Asked how he directed his performers for the more emotive, dramatic scenes, Raz told me: “I would spend as much time privately with them as I can, try not to have them interact with each other too much prior to the scenes. We go over the intent of the character in the scene, allow them to change some of the dialogue as long as they don’t change key words or lines, and change the intent of the scene. And they appreciate that. They can formulate it in a way that they think how they would react as the character, and not be so stringent.”. Raz’s own directing style means he would spend a lot of time prior to shooting with the DP, allowing the technical staff more say on the set so that he can spend more time with the actors.
Clarity is impressive in its color palette, the contrast of the sparse white / green medical architecture of Las Vegas, to the glowing, burning oranges of the heat of Mexico. A very intentional execution from Raz, “I felt Mexico was different from shooting in Las Vegas. We went to the slums, a very rural area, the people there were very warm, but I felt the struggles they go through are very different from ours.”. I commented that is must have been tricky to balance the time drifts as well as the change of location. But that came in the writing, so pacey at times, I was not surprised to hear how much they had to chop to make it so tight.
“Some days I got to the set, and the schedule was so tough to shoot, I was changing three pages of screenplay into one, rewriting some scenes right there and then.” a humble Raz explains, “This was while we were shooing and then in the edit with George. I was so fortunate to be able to sit with him for months to work on the pacing. His feel towards films is to keep them moving, The first time I gave him Possessions to read he said ‘that’s 192 pages! This is not The Hobbit, this is a horror film’ – that’s the way I write, so I need people like that around me to keep me from dragging things along.”.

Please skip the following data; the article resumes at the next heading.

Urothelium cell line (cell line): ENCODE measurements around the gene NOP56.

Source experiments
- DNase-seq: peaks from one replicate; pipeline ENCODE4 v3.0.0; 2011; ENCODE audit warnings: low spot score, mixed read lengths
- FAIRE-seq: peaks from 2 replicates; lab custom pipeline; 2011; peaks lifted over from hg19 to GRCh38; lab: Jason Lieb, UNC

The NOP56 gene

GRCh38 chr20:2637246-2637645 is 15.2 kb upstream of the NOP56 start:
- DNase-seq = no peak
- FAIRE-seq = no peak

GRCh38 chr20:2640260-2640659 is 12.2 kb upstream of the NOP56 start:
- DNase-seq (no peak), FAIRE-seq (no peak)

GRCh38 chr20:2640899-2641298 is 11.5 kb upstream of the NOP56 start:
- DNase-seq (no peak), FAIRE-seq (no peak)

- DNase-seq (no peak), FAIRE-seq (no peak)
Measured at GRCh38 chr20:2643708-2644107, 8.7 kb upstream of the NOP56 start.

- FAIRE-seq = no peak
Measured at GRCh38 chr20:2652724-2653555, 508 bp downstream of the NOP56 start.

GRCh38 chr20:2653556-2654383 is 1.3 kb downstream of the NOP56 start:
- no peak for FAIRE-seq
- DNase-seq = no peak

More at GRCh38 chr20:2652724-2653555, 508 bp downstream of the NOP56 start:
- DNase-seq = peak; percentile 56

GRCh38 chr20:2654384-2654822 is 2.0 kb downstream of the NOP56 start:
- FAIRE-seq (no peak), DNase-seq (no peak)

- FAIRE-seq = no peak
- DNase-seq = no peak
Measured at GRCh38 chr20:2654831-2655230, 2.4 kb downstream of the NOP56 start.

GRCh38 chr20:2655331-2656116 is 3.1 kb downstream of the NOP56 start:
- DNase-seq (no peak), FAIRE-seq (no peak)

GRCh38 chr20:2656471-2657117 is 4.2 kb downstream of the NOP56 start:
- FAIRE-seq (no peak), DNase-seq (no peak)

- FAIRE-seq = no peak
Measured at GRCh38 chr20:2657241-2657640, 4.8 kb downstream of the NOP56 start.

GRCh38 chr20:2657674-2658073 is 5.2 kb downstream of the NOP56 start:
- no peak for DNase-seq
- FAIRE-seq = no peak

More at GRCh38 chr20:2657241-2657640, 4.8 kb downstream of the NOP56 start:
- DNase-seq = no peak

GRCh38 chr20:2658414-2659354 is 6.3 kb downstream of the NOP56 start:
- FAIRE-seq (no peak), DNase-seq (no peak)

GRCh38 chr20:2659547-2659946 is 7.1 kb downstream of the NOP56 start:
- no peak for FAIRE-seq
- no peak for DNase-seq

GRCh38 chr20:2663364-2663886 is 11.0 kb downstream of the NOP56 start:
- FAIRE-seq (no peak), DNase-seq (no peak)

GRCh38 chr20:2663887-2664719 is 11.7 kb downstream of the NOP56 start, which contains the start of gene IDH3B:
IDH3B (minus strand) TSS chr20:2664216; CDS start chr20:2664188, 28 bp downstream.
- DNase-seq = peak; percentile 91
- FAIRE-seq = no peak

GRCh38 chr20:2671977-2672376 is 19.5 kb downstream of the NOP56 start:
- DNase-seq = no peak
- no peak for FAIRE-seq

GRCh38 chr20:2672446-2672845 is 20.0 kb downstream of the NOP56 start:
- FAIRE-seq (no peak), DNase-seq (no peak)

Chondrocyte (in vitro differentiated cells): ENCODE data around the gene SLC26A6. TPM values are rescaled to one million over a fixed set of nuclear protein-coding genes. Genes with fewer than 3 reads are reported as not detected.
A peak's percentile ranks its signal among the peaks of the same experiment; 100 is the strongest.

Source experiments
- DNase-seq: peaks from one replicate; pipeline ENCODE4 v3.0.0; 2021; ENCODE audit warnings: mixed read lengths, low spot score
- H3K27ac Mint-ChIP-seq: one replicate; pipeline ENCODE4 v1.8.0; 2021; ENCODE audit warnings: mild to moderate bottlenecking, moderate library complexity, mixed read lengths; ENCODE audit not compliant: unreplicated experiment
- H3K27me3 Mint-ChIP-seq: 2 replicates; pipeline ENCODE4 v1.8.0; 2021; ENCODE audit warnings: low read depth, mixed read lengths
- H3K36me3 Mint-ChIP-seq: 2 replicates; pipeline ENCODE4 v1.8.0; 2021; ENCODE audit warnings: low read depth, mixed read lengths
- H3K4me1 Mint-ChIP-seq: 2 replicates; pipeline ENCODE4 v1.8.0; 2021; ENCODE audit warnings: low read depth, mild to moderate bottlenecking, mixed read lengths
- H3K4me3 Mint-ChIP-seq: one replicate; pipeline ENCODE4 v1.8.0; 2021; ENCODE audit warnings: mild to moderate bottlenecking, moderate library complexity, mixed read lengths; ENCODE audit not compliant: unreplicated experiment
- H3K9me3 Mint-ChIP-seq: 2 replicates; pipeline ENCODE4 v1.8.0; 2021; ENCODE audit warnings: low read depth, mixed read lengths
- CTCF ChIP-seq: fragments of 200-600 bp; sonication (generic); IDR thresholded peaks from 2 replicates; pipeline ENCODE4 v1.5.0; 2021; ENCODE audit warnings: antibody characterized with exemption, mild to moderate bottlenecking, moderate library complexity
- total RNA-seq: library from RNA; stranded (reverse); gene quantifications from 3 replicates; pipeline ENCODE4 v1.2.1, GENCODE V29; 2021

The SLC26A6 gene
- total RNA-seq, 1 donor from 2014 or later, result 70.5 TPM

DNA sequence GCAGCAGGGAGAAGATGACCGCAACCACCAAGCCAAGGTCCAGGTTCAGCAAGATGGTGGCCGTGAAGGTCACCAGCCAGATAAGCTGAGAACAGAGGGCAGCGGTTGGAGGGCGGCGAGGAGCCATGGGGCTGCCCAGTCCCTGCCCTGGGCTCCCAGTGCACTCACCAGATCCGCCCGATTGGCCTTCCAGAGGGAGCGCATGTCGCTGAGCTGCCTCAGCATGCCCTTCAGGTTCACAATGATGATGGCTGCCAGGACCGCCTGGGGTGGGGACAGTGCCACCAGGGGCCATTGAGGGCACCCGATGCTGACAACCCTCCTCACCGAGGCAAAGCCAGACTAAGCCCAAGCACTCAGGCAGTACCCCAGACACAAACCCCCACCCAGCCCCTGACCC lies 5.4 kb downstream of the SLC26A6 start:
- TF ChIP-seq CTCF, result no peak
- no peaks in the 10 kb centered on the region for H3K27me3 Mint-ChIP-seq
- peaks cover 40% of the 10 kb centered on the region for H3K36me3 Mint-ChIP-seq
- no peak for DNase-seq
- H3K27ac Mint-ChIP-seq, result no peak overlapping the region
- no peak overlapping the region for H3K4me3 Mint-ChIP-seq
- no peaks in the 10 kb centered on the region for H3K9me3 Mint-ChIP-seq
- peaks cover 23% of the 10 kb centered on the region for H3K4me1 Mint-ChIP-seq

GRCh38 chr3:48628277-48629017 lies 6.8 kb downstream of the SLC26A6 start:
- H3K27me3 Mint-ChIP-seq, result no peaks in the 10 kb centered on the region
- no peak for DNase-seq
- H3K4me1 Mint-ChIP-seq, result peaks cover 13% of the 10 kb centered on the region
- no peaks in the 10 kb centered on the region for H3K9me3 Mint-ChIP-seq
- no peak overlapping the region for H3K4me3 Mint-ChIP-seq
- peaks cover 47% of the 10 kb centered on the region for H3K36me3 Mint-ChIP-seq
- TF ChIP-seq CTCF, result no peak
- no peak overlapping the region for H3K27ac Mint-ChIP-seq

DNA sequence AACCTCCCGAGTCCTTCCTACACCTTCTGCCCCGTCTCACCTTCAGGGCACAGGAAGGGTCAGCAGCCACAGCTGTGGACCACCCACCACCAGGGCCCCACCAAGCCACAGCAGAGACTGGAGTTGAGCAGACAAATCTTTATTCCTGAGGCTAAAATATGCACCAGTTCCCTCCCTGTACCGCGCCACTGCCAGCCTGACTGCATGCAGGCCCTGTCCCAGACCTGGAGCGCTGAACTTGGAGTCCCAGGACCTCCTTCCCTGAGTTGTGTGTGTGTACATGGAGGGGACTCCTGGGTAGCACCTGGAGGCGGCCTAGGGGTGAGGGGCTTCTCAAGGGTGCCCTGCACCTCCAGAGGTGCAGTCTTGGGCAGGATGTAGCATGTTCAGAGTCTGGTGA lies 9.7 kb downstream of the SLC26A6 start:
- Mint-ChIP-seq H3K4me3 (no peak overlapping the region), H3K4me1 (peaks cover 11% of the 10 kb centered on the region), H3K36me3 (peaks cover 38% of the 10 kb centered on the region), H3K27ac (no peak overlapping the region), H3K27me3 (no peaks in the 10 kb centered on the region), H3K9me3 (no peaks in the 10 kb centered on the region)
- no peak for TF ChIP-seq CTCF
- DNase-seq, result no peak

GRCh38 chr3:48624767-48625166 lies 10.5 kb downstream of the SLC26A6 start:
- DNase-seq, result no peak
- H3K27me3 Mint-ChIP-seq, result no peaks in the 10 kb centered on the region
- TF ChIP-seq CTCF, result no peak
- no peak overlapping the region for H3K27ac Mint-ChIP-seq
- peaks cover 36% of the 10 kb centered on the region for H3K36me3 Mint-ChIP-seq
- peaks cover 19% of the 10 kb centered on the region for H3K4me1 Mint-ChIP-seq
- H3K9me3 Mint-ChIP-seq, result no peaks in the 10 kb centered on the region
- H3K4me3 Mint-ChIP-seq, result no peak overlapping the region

And then we have that ending. What we were building up to all along. “We had five or six screenings, and there was a lot of talk about the ending.”, Raz goes on to reveal his importance for story, “For me, the way I write, is to write the entire story first, then worry about the dialogue, the voices. I actually wrote the ending before everything else.”. Raz ha a general belief that in life there is always a price to pay – “and that is the moral of the story at the end. The film has been shown in Spain, and people were asking me about the ending, and making outlandish theories. It was fascinating giving people something to talk about.”.
Although the varying strands of drama are elevated to a captivating level in Clarity, the plot rolls along conveniently. And with the mystery of the ending (there will be no spoilers here today), I was reminded of the suspense, melodramas of the 50s perhaps, not quite Hitchcockian, but still wondered if Raz was influenced by any of this era: “Absolutely. Film is about entertainment, not just art. My responsibility is to entertain, while giving over my voice – and you have to have a good ending. For me, every script I have written that people liked, it was because it takes them through a kind of journey, that they are not sure where it is going, and where it ends up might not be what the average person thought it was. That’s not intentional. Those are my favorite type of films. Not necessarily with a happy ending, but I have always gravitated to films like that.”. I look forward to seeing where Payv Raz takes us next.